I happened to have a dead mouse in my junk box so I opened it up, un-soldered one of the buttons and swapped the dead button with it. Problem solved.

The USB ornament thing was next.

When you plug it in to a USB port, it’s supposed to light up and change colour. It didn’t.

ornamentWhen I opened it up, I found a small PCB with a chip under a blob of epoxy, 3 LEDs and some resistors. After checking that it had power, I decided that the chip was probably faulty and there was nothing I could do… oh, but there was.

I have a few colour changing LEDs in my stock drawer. They have two pins like a normal LED but they have a tiny little chip inside the case. All you need to do is add power and it cycles through different colours on it’s own.

For the sake of 2 minutes work, I soldered the LED to one of the existing resistors and it worked perfectly.

Within 10 minutes, I’d fixed two worthless items (monetary wise) but had made my significant other very happy. Can you put a value on that?

It got me thinking to all the times I’ve built something, fixed something or really done anything and someone says “But why?” “What’s the point?” etc

Well, because I enjoy it, that’s why. ¬†I love nothing more than coming into the hackshed and just tinkering for the sake of tinkering. Call me a sad geek, I really don’t care.

To sum it all up, the next time someone asks “Why?” Just reply with “Because I can”

There really doesn’t need to be a reason to do anything. Just have fun.

Building a 4bit / 8bit computer in CPLD

8_Bit_Computer_by_Ben_AndersonSomething we’ve been working towards is building a homebrew CPU from scratch in CPLD. If you’ve seen any of our “Getting Started with CPLDs” guide, you might have noticed that we’re working towards completing the ALU before we can start adding proper CPU features to it. This article is less about the CPLD side of things (we’ll continue with the guides) and more about the rest of what we’ve been doing.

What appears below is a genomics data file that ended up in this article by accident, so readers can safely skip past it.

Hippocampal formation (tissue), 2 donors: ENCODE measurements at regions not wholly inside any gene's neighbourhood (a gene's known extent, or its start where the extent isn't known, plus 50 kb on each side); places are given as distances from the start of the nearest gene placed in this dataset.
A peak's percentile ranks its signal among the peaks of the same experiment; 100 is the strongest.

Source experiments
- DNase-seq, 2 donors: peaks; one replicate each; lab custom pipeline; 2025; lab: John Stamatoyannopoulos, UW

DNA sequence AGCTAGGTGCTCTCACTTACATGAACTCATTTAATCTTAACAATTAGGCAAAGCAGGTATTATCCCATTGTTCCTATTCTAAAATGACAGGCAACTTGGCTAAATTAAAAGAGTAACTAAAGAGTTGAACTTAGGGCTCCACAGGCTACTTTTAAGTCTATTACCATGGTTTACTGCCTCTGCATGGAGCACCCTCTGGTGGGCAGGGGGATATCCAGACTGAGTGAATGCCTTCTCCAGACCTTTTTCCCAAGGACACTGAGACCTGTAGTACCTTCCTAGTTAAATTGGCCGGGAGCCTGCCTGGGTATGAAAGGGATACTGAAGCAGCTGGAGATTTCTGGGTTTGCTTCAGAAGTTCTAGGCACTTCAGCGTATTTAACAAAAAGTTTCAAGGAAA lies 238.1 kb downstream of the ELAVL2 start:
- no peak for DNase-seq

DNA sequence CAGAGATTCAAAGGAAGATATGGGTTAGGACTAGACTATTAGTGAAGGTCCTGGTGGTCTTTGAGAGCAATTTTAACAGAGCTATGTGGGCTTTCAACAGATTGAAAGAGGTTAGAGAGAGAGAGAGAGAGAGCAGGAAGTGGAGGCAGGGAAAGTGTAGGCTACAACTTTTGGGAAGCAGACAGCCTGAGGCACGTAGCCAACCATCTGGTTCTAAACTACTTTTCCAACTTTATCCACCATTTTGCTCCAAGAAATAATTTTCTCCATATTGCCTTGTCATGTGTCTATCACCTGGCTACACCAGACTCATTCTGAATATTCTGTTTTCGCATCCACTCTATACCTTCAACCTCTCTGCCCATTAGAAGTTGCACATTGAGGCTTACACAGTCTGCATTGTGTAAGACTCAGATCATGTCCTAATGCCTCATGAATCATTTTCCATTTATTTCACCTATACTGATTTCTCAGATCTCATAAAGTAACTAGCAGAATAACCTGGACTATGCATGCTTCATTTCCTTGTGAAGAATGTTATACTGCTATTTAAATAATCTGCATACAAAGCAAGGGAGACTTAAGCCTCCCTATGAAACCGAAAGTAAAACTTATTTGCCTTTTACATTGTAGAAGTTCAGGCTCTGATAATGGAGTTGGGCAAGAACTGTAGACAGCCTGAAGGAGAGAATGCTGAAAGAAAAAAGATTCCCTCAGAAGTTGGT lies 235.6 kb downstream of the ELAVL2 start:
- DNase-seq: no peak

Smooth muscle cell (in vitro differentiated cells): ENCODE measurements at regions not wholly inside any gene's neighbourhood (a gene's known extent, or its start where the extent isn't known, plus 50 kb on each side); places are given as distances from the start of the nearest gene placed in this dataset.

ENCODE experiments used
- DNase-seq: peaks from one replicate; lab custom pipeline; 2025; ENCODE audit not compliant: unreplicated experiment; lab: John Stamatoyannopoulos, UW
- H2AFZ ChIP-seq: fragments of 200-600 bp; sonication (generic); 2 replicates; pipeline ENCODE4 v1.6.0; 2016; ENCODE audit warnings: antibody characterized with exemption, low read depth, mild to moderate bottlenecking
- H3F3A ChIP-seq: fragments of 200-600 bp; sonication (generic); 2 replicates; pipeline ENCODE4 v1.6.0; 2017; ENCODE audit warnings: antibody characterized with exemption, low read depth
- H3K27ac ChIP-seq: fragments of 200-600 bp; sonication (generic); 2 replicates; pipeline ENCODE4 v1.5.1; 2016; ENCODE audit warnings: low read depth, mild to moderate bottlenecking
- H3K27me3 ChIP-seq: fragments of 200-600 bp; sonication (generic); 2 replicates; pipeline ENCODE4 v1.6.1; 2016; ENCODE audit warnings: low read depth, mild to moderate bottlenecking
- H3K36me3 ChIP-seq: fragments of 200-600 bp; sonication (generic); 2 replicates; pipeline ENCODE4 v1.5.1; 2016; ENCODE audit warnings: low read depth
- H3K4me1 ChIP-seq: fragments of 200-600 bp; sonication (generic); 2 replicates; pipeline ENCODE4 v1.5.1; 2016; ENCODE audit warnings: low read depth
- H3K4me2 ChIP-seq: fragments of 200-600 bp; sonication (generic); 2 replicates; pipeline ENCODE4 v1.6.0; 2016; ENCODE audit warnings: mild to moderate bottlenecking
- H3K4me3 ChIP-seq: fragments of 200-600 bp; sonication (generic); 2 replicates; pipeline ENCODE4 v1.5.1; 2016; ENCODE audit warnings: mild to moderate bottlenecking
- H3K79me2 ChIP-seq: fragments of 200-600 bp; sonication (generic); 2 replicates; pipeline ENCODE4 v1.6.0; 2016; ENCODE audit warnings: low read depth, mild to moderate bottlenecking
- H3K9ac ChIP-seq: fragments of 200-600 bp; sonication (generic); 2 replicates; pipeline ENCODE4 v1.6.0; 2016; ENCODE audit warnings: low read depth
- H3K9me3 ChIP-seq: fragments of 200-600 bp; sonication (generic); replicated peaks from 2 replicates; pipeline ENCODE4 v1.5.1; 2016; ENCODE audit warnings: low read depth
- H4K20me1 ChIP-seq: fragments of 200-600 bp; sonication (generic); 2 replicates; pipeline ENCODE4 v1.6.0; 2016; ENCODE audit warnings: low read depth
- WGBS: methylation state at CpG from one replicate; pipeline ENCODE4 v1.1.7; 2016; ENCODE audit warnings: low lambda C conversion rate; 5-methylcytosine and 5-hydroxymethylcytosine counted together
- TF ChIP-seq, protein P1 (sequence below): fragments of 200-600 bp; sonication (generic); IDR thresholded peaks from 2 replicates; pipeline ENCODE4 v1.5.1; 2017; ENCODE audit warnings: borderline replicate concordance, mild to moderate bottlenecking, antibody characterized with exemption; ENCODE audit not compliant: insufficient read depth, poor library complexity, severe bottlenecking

Building things on breadboards is fine but I often find that I either need to pinch something from the design, I knock wires out of place or there’s some other reason that it gets destroyed. In order to get round this, I’ve started building a modular control panel for my ongoing project. I’ve named it…. The Carlputer… ahem.

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Product Review – Altera MAX V CPLD Development Board

max5-dev-kitThe guys over at Altera have been extremely generous and sent us a MAX V CPLD development kit as well as another item we’ll be writing about very soon. Let’s have a look at the board and some of it’s features.

As the name suggests, it’s based around the popular Altera MAX V CPLD chip, more specifically, it’s the 5M570ZF256C5N. The chip contains 570 logic elements, 440 macrocells and has 159 User IO pins. More information about the Max V family can he found here.

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How to use WiFi with the Intel Galileo

GalileoOne of the best features about the Intel Galileo is that it has an mPCIe expansion port for adding various cards to it. One of the cards you can add is for connecting to your wireless network.

The steps below should get you up and running with connecting your Intel Galileo up to your network in the Linux environment and through the Arduino code.

Lets get cracking…